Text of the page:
just first, how is the trump team responding? i know the president-elect has sent out a few tweets really downplaying this. >> the trump team clearly feels that the reaction to this phone call between the president-elect and the president from taiwan has been blown a bit out of proportion. the president-elect himself trying to tamp down some of the speculation as to how this call went down. he said that the president of taiwan called him. the purpose of the call was to congratulate each other. they both recently having won elections. there is certainly some concern in the foreign policy concern in washington that trump could potentially damage this very delicate relationship between china and the united states and taiwan's role in all of this. it has led to some criticism that perhaps this is an example of the president-elect's lack of experience when it comes to the geopolitics around the world and specially in asia.
12:21 pm
trump's adviser, kellyanne conway, told anderson cooper that he knows exactly what he is doing. >> i can't discuss anything beyond what has been publicly said. this is the president-elect, his administration, he will be commander in chief and president of the united states imminently. he will disclose or not the full contents. he is well aware of what u.s. policy has been. >> while there has obviously been a lot of criticism of this phone call, not everyone in washington thinks it was a bad idea. there are some that believe there should be more normalized relations between the united states and taiwan, including senator tom cotton from arc can sow w arkansas who applauded the president. >> what does that mean? does that actually have teeth? >> reporter: obviously, this complaint was given be to the current white house, of which
12:22 pm
president barack obama is still in charge of. it was the obama administration that still responds. as it stands right now, the u.s. policy remains in effect to ad mere to that one china policy. at the very least, this was a symbolic gesture by the chinese government. almost sending a measure this is something they take very seriously. china's foreign minister was asked about this phone call. he seemed to put a bit more of the blame on taiwan than on president-elect trump. he said the government is up to some shan sha nan abegans as he put it. as president-elect donald trump downplays the call, democrats warn about possible implications. senator chris murray saying, foreign policy, consistency is a means, not an end. it is trump's right to shift
12:23 pm
policy, alliances, strategy. what has happened is not a 48 hours. these are major pivots in foreign policy without any plan. that is how wars start. let's debate it. senior fellow and former executive vice-president of the asian society. he served on the national security council under president clinton. and also with us, garrett vander wiese. jamie, let me begin with you, who is right? if you look at donald trump who says, look, this was a phone call. he points out that under president barack obama, the u.s. sold almost $2 billion worth of weapons to taiwan, is it significantly a big deal or is too much being made of this? >> it is a really big deal. there are differences of opinion on taiwan. there may be some national debate that we could have with the people that really know this issue to talk about how we should position ourselves or shouldn't position ourselves in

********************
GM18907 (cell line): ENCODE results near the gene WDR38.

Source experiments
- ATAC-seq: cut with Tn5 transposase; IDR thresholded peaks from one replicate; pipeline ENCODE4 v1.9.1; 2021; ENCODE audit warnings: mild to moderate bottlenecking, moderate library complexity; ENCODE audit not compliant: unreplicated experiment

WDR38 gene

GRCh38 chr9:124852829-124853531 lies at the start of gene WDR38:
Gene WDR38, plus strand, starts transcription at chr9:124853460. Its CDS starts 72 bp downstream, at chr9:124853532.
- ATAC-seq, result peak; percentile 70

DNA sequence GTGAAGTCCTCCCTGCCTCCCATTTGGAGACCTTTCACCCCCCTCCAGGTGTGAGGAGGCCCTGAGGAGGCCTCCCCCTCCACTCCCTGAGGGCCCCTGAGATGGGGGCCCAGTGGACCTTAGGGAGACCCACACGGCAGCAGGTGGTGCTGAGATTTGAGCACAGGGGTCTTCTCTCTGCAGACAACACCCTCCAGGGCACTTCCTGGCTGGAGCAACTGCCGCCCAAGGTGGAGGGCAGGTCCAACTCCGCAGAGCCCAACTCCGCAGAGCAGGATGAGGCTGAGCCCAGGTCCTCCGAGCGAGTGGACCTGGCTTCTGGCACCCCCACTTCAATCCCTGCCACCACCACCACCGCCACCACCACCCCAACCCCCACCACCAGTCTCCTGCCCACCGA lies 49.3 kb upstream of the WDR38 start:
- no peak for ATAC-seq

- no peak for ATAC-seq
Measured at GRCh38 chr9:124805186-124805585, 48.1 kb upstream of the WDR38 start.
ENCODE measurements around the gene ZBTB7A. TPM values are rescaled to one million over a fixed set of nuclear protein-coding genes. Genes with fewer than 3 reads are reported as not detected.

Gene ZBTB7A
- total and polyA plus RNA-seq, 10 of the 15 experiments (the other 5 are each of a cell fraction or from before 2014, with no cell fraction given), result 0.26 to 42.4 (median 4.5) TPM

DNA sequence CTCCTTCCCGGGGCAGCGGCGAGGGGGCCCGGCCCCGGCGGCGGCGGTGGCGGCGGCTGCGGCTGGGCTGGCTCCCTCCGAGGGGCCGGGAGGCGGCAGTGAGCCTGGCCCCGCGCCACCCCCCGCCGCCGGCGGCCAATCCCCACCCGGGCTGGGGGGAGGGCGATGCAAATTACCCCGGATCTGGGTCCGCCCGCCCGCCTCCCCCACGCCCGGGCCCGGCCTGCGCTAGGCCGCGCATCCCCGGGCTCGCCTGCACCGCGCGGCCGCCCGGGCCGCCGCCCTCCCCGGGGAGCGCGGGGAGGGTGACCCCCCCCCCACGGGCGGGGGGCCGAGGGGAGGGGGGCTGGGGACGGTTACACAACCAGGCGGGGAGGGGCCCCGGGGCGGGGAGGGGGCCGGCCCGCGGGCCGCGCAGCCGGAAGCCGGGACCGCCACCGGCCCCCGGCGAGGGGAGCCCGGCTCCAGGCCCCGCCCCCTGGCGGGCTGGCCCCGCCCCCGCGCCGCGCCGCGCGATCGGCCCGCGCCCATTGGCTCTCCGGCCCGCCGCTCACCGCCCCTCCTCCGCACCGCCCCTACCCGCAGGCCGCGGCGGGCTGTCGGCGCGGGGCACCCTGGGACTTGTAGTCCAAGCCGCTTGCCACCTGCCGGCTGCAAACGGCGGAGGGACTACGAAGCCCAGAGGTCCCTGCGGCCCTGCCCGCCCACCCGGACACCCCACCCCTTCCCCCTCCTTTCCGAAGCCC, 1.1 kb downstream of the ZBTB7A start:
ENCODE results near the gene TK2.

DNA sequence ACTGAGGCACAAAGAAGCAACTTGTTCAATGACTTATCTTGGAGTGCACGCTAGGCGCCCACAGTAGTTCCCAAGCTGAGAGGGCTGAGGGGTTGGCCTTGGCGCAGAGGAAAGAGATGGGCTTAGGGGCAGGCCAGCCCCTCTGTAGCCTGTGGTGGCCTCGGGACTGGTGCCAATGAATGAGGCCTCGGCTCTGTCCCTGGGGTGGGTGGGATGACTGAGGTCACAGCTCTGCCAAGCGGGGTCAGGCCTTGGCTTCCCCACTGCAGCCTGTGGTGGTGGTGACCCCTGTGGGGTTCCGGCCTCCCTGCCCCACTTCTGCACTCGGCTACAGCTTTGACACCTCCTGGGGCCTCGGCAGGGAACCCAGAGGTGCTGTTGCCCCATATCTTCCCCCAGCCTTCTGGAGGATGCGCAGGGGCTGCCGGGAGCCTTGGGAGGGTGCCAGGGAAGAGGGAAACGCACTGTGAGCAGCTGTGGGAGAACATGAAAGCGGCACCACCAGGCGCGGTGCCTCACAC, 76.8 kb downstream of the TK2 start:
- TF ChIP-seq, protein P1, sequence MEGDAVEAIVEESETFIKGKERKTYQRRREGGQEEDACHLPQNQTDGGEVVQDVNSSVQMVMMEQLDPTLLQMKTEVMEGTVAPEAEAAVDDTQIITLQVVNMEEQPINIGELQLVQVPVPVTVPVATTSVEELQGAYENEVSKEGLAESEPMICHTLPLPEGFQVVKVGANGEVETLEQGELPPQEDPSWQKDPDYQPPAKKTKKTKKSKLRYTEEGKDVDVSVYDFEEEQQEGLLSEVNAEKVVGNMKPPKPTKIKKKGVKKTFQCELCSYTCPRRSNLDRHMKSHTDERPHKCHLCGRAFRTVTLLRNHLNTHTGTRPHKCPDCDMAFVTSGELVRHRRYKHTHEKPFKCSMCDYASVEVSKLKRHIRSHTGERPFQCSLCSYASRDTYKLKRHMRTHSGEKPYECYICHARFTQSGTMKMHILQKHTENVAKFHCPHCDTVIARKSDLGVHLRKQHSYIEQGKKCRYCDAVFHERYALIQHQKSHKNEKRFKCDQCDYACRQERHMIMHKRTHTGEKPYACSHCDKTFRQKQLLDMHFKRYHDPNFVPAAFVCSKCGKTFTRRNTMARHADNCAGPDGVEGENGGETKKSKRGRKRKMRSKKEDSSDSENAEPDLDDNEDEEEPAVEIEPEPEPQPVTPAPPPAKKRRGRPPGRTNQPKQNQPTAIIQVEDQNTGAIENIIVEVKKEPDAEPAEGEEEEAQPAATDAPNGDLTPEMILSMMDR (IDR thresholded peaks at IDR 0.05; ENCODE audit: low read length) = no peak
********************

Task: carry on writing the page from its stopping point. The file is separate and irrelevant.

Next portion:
12:24 pm
the relationship. it is very tricky between taiwan, china and the united states. to do it in the equivalent of a drunken late night booty call -- >> oh, come on. how are these two things analogous? >> you heard kellyanne conway say, look, this was very planned out. >> the question is, was it really planned out given that president-elect bush -- president-elect trump, forgive me, hadn't consulted with the state department or the white house. i'm sure he had a small number of advisers. if this really is a policy shift, it seems we need to have some kind of process. the united states plays a very important role in this global security ecosystem. we make changes, particularly for something like this. we need to make sure we do it in a careful, deliberate way. otherwise, it could be very dangerous. >> so trump's camp, kellyanne conway also said to anderson, he has access to all these briefing
12:25 pm